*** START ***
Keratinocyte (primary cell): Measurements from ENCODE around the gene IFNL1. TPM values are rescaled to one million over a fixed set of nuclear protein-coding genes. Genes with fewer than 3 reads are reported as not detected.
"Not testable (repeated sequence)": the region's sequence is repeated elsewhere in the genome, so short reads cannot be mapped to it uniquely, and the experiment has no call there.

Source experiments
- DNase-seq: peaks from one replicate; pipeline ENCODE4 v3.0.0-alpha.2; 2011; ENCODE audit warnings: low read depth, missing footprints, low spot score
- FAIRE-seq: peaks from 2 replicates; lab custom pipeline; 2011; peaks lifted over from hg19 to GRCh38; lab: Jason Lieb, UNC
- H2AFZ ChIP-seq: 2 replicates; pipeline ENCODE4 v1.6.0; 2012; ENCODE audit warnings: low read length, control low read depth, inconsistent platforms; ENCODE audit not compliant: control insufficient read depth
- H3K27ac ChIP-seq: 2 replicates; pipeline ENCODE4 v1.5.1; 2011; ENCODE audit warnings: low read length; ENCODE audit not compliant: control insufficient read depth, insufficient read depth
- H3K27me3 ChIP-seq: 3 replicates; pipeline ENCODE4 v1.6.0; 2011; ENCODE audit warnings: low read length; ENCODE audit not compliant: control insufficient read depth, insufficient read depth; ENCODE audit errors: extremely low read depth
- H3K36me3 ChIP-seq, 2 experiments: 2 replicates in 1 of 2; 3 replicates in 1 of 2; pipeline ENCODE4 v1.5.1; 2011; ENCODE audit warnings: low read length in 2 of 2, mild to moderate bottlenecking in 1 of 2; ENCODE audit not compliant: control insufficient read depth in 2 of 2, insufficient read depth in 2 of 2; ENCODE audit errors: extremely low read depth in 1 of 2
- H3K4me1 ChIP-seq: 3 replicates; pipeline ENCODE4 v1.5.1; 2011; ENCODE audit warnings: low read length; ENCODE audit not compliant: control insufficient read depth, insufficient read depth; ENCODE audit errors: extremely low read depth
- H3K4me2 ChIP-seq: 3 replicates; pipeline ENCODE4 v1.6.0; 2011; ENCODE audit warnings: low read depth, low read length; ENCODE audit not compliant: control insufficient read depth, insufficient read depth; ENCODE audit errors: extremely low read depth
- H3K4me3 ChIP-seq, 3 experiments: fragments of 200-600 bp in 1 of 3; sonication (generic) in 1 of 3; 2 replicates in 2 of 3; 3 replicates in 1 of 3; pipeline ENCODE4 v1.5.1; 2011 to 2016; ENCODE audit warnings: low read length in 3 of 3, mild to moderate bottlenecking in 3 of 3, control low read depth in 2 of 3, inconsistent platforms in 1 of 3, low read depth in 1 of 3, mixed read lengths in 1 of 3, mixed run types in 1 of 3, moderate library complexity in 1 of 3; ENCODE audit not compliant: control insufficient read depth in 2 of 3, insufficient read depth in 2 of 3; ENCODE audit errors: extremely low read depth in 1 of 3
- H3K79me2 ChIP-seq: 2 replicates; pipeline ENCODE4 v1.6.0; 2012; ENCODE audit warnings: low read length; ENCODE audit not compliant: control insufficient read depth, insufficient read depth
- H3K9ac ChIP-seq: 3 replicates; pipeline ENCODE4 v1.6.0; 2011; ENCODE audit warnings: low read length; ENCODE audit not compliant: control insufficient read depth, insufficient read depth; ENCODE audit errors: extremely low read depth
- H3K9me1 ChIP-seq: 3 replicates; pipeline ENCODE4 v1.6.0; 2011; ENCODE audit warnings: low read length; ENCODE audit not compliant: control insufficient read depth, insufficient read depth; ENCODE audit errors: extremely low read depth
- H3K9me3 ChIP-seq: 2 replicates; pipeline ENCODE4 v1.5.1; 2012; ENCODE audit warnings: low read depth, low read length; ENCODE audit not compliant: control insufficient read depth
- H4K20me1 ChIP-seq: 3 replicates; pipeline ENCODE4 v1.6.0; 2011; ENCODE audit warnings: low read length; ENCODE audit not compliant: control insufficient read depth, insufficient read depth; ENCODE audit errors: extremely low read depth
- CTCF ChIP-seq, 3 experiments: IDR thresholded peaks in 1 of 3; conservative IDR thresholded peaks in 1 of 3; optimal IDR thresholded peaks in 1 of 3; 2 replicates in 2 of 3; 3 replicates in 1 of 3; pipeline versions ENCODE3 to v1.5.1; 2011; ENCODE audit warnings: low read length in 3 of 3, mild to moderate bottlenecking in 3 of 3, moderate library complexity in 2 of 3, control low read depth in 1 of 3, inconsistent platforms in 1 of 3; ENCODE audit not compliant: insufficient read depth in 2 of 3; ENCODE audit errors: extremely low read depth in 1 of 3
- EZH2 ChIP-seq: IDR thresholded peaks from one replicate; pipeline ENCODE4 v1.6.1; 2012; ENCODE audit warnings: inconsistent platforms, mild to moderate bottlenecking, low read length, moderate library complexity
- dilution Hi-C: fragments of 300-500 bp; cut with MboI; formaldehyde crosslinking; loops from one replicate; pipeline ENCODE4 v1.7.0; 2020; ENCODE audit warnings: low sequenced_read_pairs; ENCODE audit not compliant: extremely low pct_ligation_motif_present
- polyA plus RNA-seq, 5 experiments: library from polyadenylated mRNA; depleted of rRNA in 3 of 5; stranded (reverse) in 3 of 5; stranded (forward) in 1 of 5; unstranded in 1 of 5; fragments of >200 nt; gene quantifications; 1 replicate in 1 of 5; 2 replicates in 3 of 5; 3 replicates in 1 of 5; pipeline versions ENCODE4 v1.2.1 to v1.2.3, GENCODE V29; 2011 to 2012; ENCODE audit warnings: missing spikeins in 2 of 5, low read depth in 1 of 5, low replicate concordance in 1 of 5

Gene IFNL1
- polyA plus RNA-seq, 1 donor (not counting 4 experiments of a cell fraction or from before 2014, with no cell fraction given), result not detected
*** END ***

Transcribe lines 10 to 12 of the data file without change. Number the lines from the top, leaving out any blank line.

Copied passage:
- H3K4me1 ChIP-seq: 3 replicates; pipeline ENCODE4 v1.5.1; 2011; ENCODE audit warnings: low read length; ENCODE audit not compliant: control insufficient read depth, insufficient read depth; ENCODE audit errors: extremely low read depth
- H3K4me2 ChIP-seq: 3 replicates; pipeline ENCODE4 v1.6.0; 2011; ENCODE audit warnings: low read depth, low read length; ENCODE audit not compliant: control insufficient read depth, insufficient read depth; ENCODE audit errors: extremely low read depth
- H3K4me3 ChIP-seq, 3 experiments: fragments of 200-600 bp in 1 of 3; sonication (generic) in 1 of 3; 2 replicates in 2 of 3; 3 replicates in 1 of 3; pipeline ENCODE4 v1.5.1; 2011 to 2016; ENCODE audit warnings: low read length in 3 of 3, mild to moderate bottlenecking in 3 of 3, control low read depth in 2 of 3, inconsistent platforms in 1 of 3, low read depth in 1 of 3, mixed read lengths in 1 of 3, mixed run types in 1 of 3, moderate library complexity in 1 of 3; ENCODE audit not compliant: control insufficient read depth in 2 of 3, insufficient read depth in 2 of 3; ENCODE audit errors: extremely low read depth in 1 of 3